Roy Rose – Lakeside Festival

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Since he was just a young chap, Roy Rose knew music was going  to be a part of his life, spending his earlier years playing in concert  bands and touring up and down the coast.

He then made the move to Melbourne, where he played for a few more years before putting the brakes on. Ten years on he’s back touring, playing local and festival gigs with his dirty Blues and Folk inspired songs.

Roy uses variations of acoustic guitars, slide, stomp box and harmonica; his music will have you moving your body and wanting more …

Take us back to the moment in your early life, when you first discovered music as a passion …

I’ve always had music around me. My grandfather was a drummer, my great grandmother was a pianist and Dad was an avid Blues fan, so I guess it’s in the blood. When I was seven, my grandparents gave me a saxophone, and from there I got a taste for performance and sound.

As a young musician, did you do a lot of travelling around for gigs? Playing in bands? What’s your story? 

I started off playing woodwind for the school orchestra and shortly after joined the local marching band. I was only seven or eight years old, playing shows from Sydney to Brisbane. Halfway through high school, I began gigging with bands up and down the coast, and finally I made the move to Melbourne.

You’ve had a big break in between; how has your music progressed from then until now? 

I came home from MeIbourne and gave it all away for nearly ten years. I was moving in a different direction in life and felt like music had already played her part, until a good friend persuaded me to do a show. I picked up a guitar, and what came out was completely different to what I’d done before. It was Folk and Blues driven, and I was now flying solo.


In terms of writing, where do you draw your inspiration from? 

I listen to a ton of music and draw topics and stories from life itself. I’m always playing and experimenting with sounds at home. Some writing sessions can be quite relentless, driving me and all those around me crazy. Other times, a song will be done and dusted in an hour or two. I think staying open to different ideas and genres is key; however, I have a soft side for old school Delta Blues and Appalachian style music. It’s so raw and honest, and it can be haunting and quirky at the same time. Muddy Waters, Robert Johnson and Son House are on high rotation at home right now. It’s the type of music that has survived fads and phases, and it will always have an audience.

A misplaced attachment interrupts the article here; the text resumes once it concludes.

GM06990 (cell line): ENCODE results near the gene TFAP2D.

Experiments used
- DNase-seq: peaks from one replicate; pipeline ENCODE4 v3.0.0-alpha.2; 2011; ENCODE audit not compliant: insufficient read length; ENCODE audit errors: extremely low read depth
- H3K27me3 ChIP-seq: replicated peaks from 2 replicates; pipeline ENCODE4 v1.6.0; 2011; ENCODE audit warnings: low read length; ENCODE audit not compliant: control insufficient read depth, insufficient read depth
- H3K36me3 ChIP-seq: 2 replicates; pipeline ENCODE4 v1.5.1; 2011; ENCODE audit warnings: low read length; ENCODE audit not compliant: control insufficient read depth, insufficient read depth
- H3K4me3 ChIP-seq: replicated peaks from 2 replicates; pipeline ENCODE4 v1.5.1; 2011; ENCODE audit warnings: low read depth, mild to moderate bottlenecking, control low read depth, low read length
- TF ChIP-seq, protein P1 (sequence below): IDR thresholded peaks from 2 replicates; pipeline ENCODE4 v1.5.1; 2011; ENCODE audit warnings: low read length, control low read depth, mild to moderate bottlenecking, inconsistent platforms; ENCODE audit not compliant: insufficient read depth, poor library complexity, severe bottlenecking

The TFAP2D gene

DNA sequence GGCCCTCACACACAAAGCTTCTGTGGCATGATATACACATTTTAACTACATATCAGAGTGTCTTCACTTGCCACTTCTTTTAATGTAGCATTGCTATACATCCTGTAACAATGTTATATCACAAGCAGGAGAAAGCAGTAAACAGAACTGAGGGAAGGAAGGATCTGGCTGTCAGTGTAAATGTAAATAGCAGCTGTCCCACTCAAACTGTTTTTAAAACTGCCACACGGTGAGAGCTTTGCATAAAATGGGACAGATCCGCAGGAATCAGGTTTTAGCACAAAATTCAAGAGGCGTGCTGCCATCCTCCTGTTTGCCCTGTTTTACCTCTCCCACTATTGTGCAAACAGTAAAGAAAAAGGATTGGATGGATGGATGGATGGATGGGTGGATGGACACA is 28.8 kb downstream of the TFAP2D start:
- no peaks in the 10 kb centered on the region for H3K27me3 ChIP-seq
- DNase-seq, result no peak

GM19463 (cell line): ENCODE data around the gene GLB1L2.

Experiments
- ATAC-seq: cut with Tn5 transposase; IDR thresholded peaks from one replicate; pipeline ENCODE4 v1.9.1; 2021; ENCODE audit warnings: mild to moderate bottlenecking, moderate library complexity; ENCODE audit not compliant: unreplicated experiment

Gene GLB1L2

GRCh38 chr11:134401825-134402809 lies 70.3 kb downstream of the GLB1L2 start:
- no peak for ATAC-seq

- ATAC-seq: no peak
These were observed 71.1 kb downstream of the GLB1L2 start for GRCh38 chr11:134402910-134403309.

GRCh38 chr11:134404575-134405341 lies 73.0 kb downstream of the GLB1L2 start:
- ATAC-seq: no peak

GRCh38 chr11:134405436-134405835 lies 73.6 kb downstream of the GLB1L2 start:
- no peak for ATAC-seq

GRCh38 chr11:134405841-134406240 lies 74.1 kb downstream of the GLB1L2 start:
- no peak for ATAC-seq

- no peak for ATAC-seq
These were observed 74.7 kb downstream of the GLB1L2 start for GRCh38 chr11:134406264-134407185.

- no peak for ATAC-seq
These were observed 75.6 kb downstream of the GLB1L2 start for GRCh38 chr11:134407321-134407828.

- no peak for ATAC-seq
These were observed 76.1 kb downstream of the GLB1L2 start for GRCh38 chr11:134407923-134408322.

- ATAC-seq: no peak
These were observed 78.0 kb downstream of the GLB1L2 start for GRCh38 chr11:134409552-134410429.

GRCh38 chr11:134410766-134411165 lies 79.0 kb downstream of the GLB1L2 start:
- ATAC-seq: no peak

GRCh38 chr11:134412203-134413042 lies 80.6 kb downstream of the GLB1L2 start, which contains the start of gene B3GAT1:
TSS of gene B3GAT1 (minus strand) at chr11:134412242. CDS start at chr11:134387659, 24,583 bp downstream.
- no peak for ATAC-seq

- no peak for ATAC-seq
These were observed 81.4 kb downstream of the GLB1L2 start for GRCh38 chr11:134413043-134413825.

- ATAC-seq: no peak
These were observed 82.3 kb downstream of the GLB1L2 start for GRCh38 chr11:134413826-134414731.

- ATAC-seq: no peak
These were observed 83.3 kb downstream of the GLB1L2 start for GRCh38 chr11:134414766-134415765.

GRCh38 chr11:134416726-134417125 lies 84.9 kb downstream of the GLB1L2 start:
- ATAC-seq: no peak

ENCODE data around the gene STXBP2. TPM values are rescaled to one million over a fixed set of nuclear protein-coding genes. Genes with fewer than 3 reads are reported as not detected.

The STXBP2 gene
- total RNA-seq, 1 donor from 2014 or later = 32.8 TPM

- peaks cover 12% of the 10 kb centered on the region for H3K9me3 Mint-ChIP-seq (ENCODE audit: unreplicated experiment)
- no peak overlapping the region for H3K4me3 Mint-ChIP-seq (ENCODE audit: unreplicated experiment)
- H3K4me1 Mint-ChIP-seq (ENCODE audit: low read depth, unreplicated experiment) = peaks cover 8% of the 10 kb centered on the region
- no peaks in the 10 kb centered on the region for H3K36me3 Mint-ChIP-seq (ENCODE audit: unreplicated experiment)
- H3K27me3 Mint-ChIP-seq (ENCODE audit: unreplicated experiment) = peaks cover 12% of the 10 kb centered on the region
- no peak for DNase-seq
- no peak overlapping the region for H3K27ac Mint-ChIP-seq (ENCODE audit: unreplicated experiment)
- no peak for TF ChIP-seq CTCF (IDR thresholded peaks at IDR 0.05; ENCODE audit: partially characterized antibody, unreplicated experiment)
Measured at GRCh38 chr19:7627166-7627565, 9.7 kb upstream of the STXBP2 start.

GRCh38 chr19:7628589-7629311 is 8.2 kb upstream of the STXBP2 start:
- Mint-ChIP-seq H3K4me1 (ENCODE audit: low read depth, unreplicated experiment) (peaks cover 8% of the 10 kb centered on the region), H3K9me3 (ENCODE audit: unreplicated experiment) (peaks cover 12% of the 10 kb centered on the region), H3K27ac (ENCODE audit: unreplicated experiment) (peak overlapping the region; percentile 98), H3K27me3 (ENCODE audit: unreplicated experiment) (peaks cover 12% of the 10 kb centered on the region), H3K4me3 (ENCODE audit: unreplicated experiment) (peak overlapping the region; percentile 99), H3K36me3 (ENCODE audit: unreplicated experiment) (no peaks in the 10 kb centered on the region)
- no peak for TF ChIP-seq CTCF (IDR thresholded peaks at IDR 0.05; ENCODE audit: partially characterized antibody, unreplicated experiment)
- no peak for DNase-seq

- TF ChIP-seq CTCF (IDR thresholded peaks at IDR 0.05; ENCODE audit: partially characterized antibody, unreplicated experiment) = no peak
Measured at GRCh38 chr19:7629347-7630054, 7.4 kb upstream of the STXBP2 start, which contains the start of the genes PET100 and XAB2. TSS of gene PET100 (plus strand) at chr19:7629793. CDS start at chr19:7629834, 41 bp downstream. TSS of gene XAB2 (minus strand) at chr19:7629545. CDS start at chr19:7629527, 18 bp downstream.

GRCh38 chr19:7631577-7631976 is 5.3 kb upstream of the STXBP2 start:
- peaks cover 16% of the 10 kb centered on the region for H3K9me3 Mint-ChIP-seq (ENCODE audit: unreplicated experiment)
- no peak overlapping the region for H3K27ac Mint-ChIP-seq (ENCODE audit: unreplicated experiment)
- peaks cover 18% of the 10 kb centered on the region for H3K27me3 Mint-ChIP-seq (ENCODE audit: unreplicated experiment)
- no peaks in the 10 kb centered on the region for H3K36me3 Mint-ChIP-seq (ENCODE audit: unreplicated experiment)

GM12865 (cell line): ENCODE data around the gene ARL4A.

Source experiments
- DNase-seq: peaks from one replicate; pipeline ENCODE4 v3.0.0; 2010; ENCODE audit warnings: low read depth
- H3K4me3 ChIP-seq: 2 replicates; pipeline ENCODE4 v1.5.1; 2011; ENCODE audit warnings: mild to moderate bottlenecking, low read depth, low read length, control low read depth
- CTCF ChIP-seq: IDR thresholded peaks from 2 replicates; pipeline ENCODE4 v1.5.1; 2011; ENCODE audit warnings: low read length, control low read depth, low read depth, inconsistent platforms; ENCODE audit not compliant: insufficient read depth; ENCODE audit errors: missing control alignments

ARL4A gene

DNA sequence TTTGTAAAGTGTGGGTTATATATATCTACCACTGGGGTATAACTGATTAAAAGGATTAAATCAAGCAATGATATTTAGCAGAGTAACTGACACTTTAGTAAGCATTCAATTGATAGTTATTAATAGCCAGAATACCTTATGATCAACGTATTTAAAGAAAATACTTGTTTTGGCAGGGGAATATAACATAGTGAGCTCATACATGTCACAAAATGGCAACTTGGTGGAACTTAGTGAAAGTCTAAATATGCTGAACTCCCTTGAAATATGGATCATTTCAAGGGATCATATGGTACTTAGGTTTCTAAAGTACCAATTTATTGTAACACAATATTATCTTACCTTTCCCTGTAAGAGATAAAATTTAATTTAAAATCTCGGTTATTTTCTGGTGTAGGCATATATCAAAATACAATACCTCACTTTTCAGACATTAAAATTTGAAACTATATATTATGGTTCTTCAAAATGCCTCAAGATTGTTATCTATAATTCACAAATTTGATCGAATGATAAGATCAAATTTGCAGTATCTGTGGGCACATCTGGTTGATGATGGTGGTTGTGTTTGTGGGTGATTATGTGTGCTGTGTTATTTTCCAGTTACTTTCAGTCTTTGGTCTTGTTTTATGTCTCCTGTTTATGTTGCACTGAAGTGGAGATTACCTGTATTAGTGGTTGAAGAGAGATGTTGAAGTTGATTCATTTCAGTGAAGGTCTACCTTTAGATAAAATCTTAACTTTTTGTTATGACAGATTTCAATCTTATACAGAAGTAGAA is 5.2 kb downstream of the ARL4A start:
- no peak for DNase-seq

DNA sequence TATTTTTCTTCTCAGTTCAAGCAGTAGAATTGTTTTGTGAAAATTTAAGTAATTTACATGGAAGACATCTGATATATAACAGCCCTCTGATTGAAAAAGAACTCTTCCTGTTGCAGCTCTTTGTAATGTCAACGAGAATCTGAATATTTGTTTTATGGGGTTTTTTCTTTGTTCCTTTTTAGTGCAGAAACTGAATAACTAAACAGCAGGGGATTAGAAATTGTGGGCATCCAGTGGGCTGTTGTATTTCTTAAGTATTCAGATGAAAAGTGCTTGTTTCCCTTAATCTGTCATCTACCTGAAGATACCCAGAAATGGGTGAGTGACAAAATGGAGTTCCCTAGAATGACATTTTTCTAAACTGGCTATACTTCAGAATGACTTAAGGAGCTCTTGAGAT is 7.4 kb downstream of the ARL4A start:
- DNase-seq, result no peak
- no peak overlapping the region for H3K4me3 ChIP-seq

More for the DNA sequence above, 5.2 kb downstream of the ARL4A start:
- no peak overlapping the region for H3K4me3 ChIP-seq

Many will recognise you from playing around the place. You’ve also been on the bill for some great festivals, and this year you’ve nailed a set at both Lakeside Festival and Akoostik – you must be stoked?

I love the festival vibe and mixing it up with other artists on the bill. It’s always a cool thing to be invited to these types of events.

As these festivals are within the same region and only a couple of weeks apart, there are a lot of keen festival goers who are likely to attend both. How will you mix up your sets to keep them fresh?

I tend to play a set by ear, so no two are identical. You only have a short set at a festival, so I like to go out there with energy and sweat it out for 45 minutes.

Who are you looking forward to seeing and listening to at these festivals?

Wingham Akoostik Festival has a fantastic line up. I’ll be keen to watch Ed Kuepper (from the Saints). Also Joe Camilleri, Black Sorrows and the Backsliders will be great. Caravãna Sun will be at Lakeside, letting the punters show off their dance moves.

Tell us a bit about the EP you’re set to release this year? 

I’m aiming for a hard copy release before the end of the year – five tracks of original Blues and Folk driven songs. It’s been a (slow) work in progress, but I’m getting there! If I didn’t procrastinate so much, it would’ve been done already.

And lastly, where can our readers follow your journey and listen to your music? 

Catch a show or check out the website: for songs and info. I also have a Facebook page:

Thanks Roy.


Don’t miss Roy Rose at Lakeside and Wingham Akoostik Festivals. Check the websites for details: and

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